From headlining major festivals 15 years ago, to the relative obscurity of a recording studio - Tom continued to mature as an artist. That work blossomed into an impressive resume of producing credits as well as cuts (his songs covered by other artists). This year (2014) marks Tom’s departure from his adopted life and his return to the road. His new release "ADAGIO" - features bass guitar legend Chuck Rainey, and piano virtuoso Julie Bonk who was Norah Jones teacher - all masterfully produced by Jagoda.
Tom Prasada-Rao was born in Ethiopia of Indian parents and raised in Washington DC. He is no longer married the fabulous singer-songwriter Cary Cooper
but wishes her well. He's a vagabond again - currently house sitting in Austin, soon to return to the east coast.
The most moving, pointed and memorable songs reflect Prasada-Rao's indebtedness to Bruce Cockburn, Bob Dylan, and Richard Thompson, and other singer songwriters who have something to say, and a distinctive way of saying it.
—Mike Joyce, The Washington Post
Prasada-Rao gives his folk songs an R&B flavor. George Benson, Grover Washington Jr, Marvin Gaye and a number of other Motown greats come to mind when listening to Hear You Laughing.
—Charlene J. Arsenault, The Boston Globe
Tom Prasada-Rao is a rare and brilliant performer. His fine voice and thrilling guitar work hold you spellbound while he heals your heart.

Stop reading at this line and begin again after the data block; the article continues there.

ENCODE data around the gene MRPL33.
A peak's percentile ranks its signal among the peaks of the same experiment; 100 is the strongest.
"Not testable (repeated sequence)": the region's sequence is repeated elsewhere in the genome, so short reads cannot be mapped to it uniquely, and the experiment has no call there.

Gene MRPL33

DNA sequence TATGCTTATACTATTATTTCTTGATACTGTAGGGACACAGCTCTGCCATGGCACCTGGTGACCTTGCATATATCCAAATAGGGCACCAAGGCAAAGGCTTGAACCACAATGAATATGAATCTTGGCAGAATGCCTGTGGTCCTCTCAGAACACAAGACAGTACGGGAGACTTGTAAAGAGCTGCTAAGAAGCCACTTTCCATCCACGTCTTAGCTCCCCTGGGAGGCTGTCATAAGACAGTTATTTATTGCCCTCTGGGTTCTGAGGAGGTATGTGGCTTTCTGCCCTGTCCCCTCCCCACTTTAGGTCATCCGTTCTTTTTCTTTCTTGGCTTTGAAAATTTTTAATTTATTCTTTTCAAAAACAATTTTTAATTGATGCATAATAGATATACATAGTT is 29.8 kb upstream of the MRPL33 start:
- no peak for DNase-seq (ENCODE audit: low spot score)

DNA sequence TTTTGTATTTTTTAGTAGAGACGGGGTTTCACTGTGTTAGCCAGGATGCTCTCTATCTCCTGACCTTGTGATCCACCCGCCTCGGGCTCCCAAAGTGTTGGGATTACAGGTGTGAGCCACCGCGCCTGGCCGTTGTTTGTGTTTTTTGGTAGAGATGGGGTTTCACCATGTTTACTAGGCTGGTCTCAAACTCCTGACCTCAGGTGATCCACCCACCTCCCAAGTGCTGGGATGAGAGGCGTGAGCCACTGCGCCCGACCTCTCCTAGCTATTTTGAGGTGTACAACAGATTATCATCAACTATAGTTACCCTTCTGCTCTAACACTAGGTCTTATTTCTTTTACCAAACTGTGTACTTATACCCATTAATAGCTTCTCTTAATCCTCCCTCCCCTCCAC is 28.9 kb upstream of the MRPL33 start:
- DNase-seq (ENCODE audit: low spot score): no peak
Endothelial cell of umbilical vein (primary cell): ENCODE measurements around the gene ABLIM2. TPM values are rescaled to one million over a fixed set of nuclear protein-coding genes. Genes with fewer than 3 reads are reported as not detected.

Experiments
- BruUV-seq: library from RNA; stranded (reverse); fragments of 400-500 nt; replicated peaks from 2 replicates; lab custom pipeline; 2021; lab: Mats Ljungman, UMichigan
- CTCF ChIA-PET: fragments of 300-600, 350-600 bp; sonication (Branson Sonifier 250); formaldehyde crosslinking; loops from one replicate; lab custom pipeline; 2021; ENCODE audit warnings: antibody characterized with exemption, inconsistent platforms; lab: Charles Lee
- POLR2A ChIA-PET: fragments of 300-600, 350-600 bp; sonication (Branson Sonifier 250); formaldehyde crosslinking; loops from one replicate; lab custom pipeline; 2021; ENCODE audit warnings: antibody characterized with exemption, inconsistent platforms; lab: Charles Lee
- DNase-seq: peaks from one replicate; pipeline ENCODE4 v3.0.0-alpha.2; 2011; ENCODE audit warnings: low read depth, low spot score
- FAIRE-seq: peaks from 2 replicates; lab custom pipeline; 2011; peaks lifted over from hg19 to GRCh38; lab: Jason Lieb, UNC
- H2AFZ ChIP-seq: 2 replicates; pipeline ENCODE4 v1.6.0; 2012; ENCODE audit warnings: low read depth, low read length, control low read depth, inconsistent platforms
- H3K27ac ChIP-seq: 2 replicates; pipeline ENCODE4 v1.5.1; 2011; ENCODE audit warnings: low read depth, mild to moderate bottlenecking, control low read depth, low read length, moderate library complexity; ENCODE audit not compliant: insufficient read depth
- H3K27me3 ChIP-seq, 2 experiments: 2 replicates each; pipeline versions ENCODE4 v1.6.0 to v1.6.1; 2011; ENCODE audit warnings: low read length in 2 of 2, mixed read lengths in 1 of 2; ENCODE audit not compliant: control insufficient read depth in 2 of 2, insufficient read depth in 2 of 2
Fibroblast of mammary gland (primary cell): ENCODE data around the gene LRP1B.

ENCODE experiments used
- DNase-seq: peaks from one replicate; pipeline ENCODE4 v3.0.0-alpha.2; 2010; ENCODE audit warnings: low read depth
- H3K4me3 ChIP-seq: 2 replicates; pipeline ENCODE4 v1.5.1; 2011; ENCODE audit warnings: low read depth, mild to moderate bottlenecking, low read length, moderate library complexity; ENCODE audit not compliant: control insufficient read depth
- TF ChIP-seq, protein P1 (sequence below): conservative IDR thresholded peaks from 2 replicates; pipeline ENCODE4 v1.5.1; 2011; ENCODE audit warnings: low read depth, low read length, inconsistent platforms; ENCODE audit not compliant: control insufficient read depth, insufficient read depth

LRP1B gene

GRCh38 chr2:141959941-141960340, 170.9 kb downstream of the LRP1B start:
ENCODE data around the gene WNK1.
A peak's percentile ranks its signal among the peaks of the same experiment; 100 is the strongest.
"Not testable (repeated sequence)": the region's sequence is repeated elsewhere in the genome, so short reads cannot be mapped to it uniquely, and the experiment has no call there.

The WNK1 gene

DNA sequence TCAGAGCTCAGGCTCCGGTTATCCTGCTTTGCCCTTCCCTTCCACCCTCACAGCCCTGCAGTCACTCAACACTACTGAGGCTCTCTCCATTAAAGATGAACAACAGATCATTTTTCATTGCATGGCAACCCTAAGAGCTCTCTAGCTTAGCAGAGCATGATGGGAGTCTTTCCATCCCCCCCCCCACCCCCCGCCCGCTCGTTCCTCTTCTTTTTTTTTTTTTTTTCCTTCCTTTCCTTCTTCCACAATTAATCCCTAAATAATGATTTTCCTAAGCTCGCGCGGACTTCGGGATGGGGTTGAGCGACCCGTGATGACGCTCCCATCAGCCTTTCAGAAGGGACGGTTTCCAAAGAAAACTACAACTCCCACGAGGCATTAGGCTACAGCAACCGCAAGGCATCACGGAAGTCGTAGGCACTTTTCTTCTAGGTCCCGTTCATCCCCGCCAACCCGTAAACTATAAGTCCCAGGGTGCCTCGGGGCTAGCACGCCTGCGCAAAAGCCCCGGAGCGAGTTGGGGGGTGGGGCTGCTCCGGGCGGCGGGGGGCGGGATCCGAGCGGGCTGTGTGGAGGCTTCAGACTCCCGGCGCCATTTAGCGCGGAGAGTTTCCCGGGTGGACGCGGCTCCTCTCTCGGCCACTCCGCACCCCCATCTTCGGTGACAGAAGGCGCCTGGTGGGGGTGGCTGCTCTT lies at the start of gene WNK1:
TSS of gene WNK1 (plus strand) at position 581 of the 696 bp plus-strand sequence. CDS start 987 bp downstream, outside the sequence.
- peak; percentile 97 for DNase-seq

—David Wilcox, Singer-Songwriter
Tom Prasada-Rao is as far from boring folk music as you can get and still be holding an acoustic guitar.
The Free Times, (Columbia, SC)

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<a name="chapter22"><DIV ALIGN=LEFT>Cliff Notes<DIV></a>

Occupation: Producer, Teacher, Singer-songwriter

Born: in Ethiopia of Indian parents

Educated: in Maryland, England, and India

Albums: 5 Solo CDs, 2 Group CDs, over 25,000 copies sold

Produced: Johnsmith, Cary Cooper, Rachel Bissex

Teaching: University of Virginia's Young Writer’s Workshops, White Rock Montessori,Lambs’ Retreat, Summer Songs

Awards: Kerrville New Folk Winner, Falcon Ridge Most Wanted, WAMA Songwriter of the Year, Kerrville Indie Album of the Year

Home: Anywhere/Everywhere (formerly Takoma Park, MD)

Sign: Aries

Religion: Rumi
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<a name="chapter23"><DIV ALIGN=LEFT>details</DIV></a>